Also, because of the EV3?s increased power, some new functions will not work on the NXT brick. The new EV3 software will work on both PCs and Macs and, since it’s open source like previous NXT bricks and runs a Linux OS, educators can choose to also use National Instrument’s LabView, RobotC, or other programming languages like Java.
The EV3 programmable brick uses an ARM 9 300 MHz processor and has 16 MB of Flash memory and 64 MB of RAM (expandable to 32 GB with a mini SDHC card). There are 4 output and 4 input ports, as well as USB 2.0 for daisy chaining EV3 programmable bricks. A 178 x 128 high resolution display allows for graph reading and sensor data observation, while also allowing for basic programming via a three-color, six button interface. (On-brick programming allows up to 12 steps and is easily uploadable to the desktop environment.)
Colored lights on the p-brick give educators an immediate signal of system status, allowing for immediate assessment. Speakers are also included in the brick, which is run by six AA batteries or its included rechargeable lithium ion battery. In another nod to previous users, new batteries will work with the old chargers.
Downloadable software for the EV3 is available in 16 languages and includes plenty of great upgrades. The software is clean and intuitive and actually easier to use and program than the previous simple NXT software. With an objective in mind, students simply drag and drop commands into a string, creating a program from start to finish. It’s incredibly simple to learn, just plug in the p-brick and you’re ready to go.
The programmable brick and hardware like sensors and motors automatically recognize each other, thanks to auto-id and the hardware page of the software monitors the status of hardware elements, while recording values they output. In terms of data logging, sampling and data logging are vastly improved, making the integration of data and robot complete.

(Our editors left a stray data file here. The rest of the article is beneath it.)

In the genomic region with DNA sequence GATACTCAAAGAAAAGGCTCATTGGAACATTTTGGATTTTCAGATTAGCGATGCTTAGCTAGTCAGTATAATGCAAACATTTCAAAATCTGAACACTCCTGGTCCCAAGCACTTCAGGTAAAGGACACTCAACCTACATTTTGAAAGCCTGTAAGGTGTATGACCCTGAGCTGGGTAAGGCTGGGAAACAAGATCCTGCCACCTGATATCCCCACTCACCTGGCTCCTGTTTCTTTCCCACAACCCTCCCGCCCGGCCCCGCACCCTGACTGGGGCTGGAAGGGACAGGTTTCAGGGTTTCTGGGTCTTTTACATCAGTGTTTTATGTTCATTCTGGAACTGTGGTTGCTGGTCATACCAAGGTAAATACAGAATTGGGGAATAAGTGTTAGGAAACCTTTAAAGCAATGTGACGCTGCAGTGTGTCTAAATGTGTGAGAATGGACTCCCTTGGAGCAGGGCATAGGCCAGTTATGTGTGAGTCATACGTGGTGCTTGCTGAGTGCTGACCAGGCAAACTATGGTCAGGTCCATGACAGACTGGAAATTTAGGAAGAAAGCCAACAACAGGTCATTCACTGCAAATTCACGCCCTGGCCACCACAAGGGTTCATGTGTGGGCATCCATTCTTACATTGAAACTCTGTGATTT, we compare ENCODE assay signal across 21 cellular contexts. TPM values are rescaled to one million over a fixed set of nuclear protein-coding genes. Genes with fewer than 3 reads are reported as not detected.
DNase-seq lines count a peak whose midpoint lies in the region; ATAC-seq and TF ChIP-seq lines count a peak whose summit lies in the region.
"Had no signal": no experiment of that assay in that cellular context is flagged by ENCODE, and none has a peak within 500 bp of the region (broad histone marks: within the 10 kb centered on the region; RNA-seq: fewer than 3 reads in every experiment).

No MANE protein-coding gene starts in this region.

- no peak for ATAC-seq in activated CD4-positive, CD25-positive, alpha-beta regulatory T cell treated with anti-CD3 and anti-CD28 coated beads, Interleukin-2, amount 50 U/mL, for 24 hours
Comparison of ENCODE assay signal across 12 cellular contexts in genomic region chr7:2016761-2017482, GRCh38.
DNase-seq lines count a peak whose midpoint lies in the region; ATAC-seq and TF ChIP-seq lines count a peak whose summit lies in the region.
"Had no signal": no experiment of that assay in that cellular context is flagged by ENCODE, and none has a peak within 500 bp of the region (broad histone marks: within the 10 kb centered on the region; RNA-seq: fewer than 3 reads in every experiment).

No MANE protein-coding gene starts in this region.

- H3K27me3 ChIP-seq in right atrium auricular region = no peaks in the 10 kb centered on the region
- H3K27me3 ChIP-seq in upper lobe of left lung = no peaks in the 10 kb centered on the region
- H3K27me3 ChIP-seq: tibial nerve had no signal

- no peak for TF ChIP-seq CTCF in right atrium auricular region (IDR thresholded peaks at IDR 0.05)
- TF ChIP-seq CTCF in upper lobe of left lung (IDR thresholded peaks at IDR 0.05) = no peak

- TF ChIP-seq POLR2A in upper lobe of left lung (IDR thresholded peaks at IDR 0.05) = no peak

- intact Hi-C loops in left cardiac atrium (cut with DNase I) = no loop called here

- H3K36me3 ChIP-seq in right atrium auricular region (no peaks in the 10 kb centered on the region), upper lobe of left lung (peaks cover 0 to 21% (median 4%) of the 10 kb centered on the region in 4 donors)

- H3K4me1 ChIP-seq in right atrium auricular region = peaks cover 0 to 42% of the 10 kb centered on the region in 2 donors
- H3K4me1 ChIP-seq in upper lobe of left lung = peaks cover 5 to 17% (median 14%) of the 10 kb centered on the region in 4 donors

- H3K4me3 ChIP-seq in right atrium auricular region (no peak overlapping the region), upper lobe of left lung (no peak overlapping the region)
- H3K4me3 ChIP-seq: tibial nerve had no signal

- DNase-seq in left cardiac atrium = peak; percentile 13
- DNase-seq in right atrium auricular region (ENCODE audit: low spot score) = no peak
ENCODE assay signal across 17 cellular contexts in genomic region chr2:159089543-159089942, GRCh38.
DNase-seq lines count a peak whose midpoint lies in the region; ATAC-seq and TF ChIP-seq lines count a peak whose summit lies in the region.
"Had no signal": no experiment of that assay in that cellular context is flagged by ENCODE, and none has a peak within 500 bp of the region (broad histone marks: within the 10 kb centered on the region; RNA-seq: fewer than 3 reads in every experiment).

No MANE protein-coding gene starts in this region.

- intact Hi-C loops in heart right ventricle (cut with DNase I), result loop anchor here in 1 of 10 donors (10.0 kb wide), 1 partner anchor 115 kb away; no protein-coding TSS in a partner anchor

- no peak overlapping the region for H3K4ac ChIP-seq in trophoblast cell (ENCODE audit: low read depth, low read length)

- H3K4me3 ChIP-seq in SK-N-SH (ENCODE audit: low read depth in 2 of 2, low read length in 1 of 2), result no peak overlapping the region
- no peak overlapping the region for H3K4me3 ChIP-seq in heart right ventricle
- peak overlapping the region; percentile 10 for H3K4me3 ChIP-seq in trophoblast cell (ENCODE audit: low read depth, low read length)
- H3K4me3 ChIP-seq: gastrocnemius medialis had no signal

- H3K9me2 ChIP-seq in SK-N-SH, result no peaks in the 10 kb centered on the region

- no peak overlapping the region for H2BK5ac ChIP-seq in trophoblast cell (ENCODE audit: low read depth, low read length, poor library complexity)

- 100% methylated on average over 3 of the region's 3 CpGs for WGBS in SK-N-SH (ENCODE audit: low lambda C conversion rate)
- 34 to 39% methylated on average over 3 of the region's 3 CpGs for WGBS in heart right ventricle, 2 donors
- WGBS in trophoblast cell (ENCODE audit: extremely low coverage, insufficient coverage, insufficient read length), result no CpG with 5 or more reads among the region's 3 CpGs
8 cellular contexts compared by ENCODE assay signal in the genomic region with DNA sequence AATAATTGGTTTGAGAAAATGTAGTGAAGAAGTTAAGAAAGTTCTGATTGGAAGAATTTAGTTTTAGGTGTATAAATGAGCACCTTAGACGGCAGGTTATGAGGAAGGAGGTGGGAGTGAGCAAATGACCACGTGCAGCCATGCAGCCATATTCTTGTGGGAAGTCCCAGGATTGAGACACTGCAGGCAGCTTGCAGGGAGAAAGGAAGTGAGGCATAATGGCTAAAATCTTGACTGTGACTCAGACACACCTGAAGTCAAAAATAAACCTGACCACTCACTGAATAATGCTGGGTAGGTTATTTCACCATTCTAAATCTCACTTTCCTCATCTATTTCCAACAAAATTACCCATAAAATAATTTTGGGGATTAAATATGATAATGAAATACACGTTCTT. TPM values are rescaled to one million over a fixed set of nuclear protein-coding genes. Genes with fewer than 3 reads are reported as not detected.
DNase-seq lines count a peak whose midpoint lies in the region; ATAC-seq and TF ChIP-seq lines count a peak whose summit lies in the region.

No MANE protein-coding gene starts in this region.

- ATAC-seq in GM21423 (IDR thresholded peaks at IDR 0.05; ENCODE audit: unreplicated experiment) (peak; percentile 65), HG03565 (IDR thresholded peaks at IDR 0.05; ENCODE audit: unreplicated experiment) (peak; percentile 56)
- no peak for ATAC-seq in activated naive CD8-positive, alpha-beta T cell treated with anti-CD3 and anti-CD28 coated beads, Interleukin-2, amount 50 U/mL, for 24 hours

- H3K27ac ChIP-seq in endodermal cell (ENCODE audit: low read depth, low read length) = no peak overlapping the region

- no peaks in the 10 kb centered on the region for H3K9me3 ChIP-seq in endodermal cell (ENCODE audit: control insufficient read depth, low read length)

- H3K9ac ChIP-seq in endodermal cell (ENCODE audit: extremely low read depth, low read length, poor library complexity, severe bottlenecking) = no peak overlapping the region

There’s an oscilloscope mode that allows for live monitoring of sensors, so students can validate setups prior to experimentation. Remote, live graphs allow analysis of performance, while a new graph programming feature allows educators to expand the possibilities of teaching.
Debugging is now part of programming and, if the EV3 recognizes a command that doesn’t match up with expected hardware, the student is immediately alerted. A content editor allows educators to modify existing projects (or create their own) and personalize digital workbooks with text, images, or video.
For actual programming, simple strip programming is made possible by snapping blocks together; there’s no longer any need to use the beam. Robots will appear more intelligent as measured value comparison is set aside in favor of “wait for change” programming, creating robots that react according to their environment. Similarly, greater possibilities abound with the addition of loop interruption.
The Lego Education version of EV3 will ship with lots of great hardware too. In addition to two large servos and a new medium servo motor, the Education EV3 will also deliver two touch sensors, a gyro sensor, an improved color sensor that recognizes seven colors and no color, a new ultrasonic sensor, and WiFi and Bluetooth dongles.
Wheels, gears, bricks, a ball wheel, and connectors complete the core set. Bricks have been improved for sturdier mounting and expansion sensors, motors and bricks will also be available. An IR sensor will match up with a four channel IR beacon, which will be available as an expansion in the education set.
What has long been the industry standard for educational robotics has been improved and simplified. An incredible curriculum has been developed with the assistance of hundreds of educators and all of it is dynamically customizable.
If you’re an educator in a private or public school, if you home school your kids, or run an after school or summer school program, check out the new Lego Mindstorms EV3. It’s an excellent platform for teaching STEM and educating kids about programming, robotics, and their real world applications. And, besides, robots are just a heckuva lot of fun.